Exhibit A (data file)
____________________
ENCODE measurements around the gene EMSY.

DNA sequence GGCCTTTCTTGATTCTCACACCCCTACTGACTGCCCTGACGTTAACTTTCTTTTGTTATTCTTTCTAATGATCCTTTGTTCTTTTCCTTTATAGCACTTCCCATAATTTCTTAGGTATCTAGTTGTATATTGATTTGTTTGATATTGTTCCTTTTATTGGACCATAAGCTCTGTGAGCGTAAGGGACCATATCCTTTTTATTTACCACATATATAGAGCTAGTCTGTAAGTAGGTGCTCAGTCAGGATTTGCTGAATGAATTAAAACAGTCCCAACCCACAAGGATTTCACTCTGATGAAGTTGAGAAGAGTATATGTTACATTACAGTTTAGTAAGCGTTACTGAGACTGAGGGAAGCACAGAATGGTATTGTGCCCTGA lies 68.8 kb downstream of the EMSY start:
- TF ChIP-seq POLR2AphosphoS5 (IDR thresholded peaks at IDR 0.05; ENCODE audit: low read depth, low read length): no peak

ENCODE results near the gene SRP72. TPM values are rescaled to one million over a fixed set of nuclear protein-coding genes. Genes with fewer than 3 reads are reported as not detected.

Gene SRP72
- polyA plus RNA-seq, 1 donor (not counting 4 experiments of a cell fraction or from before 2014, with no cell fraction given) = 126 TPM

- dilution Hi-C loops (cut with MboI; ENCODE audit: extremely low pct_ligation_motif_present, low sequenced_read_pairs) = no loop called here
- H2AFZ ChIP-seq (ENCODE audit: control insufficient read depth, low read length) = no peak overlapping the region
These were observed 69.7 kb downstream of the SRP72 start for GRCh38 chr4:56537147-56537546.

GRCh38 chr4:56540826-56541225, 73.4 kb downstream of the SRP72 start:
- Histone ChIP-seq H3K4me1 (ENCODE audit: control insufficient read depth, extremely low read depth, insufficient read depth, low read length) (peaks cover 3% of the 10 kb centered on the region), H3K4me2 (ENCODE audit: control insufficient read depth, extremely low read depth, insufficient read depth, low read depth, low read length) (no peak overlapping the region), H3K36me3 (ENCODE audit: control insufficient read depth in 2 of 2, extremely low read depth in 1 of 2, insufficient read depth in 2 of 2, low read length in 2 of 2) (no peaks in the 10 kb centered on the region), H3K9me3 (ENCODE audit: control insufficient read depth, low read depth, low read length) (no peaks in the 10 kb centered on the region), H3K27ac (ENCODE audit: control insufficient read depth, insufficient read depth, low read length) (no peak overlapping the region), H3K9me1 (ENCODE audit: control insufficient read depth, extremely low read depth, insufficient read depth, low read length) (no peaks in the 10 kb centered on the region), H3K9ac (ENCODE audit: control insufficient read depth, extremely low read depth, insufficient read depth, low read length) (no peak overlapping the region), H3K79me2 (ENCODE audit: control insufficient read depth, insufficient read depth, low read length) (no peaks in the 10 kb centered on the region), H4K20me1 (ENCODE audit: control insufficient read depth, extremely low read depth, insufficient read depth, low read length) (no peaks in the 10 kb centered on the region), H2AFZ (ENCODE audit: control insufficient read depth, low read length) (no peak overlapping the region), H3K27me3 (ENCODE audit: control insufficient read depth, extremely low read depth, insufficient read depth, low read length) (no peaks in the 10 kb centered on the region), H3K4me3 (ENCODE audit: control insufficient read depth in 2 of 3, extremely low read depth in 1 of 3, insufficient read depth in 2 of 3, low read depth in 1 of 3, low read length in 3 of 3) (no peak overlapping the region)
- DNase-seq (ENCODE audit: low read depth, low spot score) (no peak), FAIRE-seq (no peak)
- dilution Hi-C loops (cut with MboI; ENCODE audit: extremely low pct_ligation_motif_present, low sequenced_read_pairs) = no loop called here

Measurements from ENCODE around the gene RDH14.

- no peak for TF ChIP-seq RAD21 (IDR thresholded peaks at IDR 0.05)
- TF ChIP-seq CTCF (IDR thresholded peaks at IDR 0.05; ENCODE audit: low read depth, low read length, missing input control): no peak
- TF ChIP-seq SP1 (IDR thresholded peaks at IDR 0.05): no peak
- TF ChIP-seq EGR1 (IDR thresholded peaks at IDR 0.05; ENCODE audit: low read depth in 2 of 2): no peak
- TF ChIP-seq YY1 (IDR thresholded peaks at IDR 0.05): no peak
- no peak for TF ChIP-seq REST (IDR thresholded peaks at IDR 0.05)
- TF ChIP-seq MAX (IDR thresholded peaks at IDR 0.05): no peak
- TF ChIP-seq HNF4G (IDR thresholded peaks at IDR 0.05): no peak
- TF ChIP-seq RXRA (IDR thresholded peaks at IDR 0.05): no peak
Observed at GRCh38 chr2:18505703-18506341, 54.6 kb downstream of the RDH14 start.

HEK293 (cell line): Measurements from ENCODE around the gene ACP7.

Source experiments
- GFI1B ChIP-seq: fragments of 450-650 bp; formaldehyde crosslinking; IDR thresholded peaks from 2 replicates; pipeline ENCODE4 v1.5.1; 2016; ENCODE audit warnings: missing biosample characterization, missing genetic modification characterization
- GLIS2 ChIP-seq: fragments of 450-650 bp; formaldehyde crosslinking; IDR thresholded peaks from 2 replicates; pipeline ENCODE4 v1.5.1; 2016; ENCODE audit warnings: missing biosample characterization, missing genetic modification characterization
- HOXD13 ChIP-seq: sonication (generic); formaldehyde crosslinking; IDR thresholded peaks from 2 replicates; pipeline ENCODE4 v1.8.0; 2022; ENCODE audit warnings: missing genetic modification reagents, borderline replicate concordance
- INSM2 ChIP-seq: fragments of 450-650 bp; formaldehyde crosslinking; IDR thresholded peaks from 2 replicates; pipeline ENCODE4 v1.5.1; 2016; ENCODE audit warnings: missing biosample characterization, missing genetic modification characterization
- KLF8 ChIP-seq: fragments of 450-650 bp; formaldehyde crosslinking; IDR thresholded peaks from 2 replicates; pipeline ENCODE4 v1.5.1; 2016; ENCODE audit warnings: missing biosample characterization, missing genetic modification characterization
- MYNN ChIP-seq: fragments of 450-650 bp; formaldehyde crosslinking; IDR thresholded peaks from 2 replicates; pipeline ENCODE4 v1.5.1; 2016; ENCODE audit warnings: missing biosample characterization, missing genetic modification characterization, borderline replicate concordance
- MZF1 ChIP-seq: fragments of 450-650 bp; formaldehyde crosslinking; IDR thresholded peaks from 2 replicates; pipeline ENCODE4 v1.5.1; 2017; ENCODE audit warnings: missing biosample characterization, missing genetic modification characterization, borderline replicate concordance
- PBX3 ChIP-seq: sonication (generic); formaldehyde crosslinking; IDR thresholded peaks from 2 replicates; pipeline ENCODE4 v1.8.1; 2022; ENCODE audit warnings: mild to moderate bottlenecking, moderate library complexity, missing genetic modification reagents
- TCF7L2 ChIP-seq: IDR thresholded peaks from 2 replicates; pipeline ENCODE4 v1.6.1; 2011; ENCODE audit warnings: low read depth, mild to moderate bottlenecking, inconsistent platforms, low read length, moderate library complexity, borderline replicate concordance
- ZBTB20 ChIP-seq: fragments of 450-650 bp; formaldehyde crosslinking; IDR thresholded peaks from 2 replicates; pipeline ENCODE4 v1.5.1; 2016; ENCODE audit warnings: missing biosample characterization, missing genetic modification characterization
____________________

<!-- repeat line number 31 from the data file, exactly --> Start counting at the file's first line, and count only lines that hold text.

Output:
- KLF8 ChIP-seq: fragments of 450-650 bp; formaldehyde crosslinking; IDR thresholded peaks from 2 replicates; pipeline ENCODE4 v1.5.1; 2016; ENCODE audit warnings: missing biosample characterization, missing genetic modification characterization